Although Mr. Reiber had shifted his focus to Florida, in many ways it was not a fresh start. He imported the sort of dodgy business practices of which he’d been accused in Canada.

His first efforts in Florida appear to have begun around 1970, when he registered two companies to develop two different condo projects, including one with Mr. Citron. A few years later, he was part of a Canadian consortium that bought three apartment complexes on the south side of Miami. Mr. Reiber and his partners paid top dollar in a hot real estate market.

Unfortunately for them, the boom ended in 1974 and rental revenues plummeted. The following year, they were forced to sell off one complex, Kendall Village, at a foreclosure auction after missing mortgage and tax payments. An attempt to sell another, Wellington Manor, in 1976, fell apart after the prospective buyers accused the Canadians of refusing to show them proof of the building’s rental revenue, the Miami Herald reported at the time. The buildings sold in 1977 at a loss.

Palm trees line a major street in Miami Beach, Fla. Miami Beach and Surfside lie on barrier islands across from the city of Miami proper.Joe Raedle/Getty Images

By the end of the 1970s, Mr. Reiber and his partners had their eyes on Surfside, a quiet community of single-family homes with a few modest motels along the beach.

Mr. Reiber bought up parcels of land along Collins Avenue, partnering with Mendel Tenenbaum, and Nathan and Isadore Goldlist. The first site they planned to develop was the former location of a demolished art deco hotel called the Coronado. They dubbed their proposed building Champlain Towers South.

Florida State business records show that 15 companies with overlapping ownership formed the partnership in 1979.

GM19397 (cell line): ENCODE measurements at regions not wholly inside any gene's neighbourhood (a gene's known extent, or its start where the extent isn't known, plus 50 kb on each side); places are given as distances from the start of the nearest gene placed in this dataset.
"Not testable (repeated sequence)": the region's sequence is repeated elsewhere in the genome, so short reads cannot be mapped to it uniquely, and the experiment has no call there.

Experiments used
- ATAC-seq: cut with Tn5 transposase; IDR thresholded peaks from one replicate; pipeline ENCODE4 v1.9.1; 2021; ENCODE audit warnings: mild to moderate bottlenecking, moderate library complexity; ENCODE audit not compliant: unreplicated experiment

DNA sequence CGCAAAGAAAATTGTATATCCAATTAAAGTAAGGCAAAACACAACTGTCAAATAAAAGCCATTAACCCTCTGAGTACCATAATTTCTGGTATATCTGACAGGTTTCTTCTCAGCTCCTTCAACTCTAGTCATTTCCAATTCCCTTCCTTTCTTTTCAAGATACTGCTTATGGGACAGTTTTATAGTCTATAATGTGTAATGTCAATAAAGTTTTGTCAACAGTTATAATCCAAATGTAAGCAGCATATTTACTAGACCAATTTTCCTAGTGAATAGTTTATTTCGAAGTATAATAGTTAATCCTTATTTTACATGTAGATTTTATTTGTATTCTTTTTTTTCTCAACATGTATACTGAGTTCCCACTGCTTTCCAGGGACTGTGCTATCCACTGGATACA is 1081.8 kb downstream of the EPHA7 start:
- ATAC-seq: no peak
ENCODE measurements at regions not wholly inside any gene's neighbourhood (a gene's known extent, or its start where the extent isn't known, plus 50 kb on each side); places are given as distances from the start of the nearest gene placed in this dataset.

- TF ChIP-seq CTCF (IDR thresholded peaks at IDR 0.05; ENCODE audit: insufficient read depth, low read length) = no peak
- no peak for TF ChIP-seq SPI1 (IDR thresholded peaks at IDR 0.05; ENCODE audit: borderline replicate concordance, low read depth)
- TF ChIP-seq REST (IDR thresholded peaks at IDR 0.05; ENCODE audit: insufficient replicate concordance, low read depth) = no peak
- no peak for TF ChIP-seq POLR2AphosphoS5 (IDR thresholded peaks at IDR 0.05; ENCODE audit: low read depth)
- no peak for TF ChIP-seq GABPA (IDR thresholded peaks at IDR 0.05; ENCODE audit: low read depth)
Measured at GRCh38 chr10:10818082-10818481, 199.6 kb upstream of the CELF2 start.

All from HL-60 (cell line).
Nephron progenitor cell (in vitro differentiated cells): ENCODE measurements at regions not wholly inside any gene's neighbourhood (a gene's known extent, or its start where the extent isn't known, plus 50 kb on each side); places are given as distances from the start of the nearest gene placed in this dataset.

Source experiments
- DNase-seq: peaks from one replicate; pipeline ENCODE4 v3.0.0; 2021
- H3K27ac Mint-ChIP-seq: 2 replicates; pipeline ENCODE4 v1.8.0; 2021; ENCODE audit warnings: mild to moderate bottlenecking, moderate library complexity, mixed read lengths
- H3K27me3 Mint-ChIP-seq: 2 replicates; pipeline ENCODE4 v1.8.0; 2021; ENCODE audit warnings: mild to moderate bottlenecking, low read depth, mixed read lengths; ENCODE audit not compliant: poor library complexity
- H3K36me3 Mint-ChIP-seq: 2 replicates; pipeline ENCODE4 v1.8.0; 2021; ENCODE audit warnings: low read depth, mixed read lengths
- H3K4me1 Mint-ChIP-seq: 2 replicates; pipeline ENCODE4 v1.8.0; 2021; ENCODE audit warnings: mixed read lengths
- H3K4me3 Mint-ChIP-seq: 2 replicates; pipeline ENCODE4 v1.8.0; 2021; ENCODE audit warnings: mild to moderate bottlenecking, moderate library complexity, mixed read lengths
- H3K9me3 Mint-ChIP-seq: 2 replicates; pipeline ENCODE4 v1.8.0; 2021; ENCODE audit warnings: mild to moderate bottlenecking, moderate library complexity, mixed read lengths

Mr. Reiber appears to have controlled companies that collectively owned 50 per cent of the development. A man named Stephen Gonda is listed as a director alongside Mr. Reiber.

Mr. Gonda, who immigrated from Hungary, was a long-time family friend of Mr. Reiber. His nephew, Lou Gonda, believes his uncle may have sold some real estate at one point, but he was not a particularly wealthy man. (Additional reporting by The Globe supports this assessment.)

Over the coming years, the Canadians ploughed through several obstacles to get the project off the ground.

First was a building moratorium, imposed on Surfside by county officials concerned the town’s sewer system was too small to accommodate new development. Mr. Reiber cut a deal in which he agreed to pay US$200,000, about half the cost of upgrading the system, to get around the moratorium.

The next hurdle was a town council-imposed height restriction that limited buildings to 12 storeys.

“Champlain Towers circumvented the code. Residents did not want to increase any building in Surfside at that time,” recalled Eli Tourgeman, then a councillor. “The town didn’t approve 13 floors, the developers did it and then said it wasn’t really a 13th storey because it’s not really a full floor. But … it wasn’t done according to policy.”